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Debts and Deceased Relatives

This article, excerpted from material created by the Federal Trade Commission, tells how the Fair Debt Collection Practices Act (FDCPA) protects survivors from the debts of deceased relatives.

Does a debt go away when the debtor dies?

No. The deceased person's estate owes the debt. If there isn't enough money left cover the debt, it may go unpaid. You may be responsible for the debt if you:

  • co-signed the obligation;
  • live in a community property state, such as California;
  • are the deceased person's spouse and state law requires you to pay a particular type of debt, like some health care expenses; or
  • were legally responsible for resolving the estate and didn't comply with certain state probate laws.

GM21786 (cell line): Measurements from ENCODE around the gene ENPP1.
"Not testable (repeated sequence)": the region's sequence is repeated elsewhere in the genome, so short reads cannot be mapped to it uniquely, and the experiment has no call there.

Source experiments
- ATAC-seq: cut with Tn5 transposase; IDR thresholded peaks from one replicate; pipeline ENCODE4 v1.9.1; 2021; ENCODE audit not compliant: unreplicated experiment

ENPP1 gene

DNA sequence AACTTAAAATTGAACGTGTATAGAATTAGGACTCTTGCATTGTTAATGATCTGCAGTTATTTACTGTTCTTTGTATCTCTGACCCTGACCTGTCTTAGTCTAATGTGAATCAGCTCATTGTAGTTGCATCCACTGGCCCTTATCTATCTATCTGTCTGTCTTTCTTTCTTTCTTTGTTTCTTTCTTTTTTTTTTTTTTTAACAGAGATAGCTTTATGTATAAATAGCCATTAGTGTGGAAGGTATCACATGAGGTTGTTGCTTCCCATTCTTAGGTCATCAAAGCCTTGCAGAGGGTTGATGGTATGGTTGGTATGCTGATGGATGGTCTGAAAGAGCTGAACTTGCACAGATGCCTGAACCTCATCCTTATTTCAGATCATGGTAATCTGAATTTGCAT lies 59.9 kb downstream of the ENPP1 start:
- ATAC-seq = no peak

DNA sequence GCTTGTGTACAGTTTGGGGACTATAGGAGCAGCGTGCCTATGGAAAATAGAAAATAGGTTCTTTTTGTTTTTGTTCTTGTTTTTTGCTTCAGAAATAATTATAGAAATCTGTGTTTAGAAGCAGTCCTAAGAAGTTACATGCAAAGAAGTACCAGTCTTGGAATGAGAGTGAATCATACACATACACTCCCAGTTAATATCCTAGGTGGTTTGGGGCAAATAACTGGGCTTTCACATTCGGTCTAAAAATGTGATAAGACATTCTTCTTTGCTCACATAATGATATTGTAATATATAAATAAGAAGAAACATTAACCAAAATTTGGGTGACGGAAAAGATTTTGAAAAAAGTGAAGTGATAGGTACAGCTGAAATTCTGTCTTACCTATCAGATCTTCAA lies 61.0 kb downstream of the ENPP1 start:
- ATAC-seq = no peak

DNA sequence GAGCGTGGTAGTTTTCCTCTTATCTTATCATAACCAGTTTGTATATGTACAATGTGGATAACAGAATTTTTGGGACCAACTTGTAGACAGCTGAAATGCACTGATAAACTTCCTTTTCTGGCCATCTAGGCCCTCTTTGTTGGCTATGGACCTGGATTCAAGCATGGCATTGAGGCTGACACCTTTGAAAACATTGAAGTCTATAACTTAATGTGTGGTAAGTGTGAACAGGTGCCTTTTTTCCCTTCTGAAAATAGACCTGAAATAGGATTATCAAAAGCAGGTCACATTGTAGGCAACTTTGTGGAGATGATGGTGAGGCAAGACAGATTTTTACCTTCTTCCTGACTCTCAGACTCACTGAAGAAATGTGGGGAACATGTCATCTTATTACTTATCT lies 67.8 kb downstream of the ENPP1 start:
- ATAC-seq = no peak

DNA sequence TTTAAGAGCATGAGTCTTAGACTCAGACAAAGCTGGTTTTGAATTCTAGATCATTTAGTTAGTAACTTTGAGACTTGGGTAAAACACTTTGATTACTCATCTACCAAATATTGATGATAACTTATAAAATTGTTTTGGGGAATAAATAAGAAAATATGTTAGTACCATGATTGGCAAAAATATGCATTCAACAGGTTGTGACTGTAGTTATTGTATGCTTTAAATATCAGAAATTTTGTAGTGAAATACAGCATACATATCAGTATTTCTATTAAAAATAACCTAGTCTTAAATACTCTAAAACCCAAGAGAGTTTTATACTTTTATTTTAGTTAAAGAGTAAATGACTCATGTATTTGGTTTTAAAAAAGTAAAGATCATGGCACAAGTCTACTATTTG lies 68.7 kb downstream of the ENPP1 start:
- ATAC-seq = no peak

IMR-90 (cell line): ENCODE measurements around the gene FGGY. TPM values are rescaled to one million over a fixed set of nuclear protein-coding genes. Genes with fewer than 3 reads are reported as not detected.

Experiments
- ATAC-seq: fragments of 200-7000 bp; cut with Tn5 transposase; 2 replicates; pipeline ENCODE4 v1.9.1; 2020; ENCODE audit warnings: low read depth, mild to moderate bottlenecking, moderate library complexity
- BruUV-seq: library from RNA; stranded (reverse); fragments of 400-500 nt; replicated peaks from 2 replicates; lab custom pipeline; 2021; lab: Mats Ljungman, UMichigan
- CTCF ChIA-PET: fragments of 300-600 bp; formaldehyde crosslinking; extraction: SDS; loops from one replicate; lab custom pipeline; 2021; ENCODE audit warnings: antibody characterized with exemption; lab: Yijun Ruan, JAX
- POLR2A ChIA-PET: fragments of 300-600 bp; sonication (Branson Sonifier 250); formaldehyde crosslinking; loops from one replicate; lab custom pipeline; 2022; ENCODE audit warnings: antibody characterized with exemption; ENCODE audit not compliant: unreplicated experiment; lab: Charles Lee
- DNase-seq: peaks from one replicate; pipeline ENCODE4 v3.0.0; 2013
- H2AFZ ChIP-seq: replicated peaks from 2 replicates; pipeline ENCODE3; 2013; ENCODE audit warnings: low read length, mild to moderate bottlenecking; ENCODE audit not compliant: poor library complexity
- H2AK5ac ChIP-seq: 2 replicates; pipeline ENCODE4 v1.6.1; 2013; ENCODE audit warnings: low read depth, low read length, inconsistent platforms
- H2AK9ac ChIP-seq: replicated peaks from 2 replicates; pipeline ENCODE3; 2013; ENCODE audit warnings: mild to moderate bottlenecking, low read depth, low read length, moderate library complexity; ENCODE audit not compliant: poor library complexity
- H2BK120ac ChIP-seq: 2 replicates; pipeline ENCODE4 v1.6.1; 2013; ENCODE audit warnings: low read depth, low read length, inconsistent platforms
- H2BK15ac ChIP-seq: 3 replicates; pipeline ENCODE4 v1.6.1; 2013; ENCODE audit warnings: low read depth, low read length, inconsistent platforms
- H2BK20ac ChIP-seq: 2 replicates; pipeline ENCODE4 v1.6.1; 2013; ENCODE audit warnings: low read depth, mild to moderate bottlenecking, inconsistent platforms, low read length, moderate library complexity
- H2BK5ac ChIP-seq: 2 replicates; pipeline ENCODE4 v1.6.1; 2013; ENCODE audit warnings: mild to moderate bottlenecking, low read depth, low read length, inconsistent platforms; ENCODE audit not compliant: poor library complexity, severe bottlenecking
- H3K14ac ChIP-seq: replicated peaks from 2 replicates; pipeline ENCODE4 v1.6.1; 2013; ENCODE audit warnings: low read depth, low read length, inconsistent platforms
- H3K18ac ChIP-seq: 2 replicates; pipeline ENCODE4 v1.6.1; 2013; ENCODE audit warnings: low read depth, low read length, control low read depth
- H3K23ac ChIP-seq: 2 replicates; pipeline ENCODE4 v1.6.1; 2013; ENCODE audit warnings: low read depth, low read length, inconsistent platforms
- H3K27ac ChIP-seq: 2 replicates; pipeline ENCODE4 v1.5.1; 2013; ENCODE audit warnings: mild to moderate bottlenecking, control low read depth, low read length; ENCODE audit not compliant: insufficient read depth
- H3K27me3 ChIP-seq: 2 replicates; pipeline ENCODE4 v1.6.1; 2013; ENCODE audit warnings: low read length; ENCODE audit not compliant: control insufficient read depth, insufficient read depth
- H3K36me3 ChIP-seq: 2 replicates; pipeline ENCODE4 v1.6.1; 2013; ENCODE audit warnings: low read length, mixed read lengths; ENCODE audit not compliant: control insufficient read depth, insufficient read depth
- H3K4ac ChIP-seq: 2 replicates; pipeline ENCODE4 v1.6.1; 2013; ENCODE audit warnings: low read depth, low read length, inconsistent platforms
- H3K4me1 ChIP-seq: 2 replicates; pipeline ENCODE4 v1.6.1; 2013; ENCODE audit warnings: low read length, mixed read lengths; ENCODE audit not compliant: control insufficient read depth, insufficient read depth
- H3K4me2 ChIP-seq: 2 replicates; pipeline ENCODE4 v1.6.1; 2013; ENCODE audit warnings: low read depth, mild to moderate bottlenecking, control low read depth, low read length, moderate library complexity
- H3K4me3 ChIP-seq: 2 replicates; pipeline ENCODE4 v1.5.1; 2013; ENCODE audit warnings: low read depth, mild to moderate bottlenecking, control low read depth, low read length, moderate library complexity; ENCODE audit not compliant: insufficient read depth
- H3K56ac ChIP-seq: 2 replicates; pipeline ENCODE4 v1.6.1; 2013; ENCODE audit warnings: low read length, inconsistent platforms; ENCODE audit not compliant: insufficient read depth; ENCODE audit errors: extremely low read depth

If you have questions about whether you are obligated to pay a deceased person's debts from your own assets, talk to a lawyer.

Read more about Debts and Deceased Relatives at consumer.ftc.gov.

Who has the authority to pay the deceased person's debt out of his or her assets?

The person who is responsible for settling a deceased person's affairs. If they died without a will, that person is called an executor. If there is no will, learn more here: Probating an Estate Without a Will.

Can a debt collector talk to me about a deceased person's debt?

Under the FDCPA, collectors can contact and discuss a deceased person's debts with their:

  • surviving spouse, 
  • parents (if the deceased was a minor),
  • guardian,
  • executor,  and
  • any other person authorized to pay debts with assets from the deceased person's estate. 

Read more about Debts and Deceased Relatives at consumer.ftc.gov.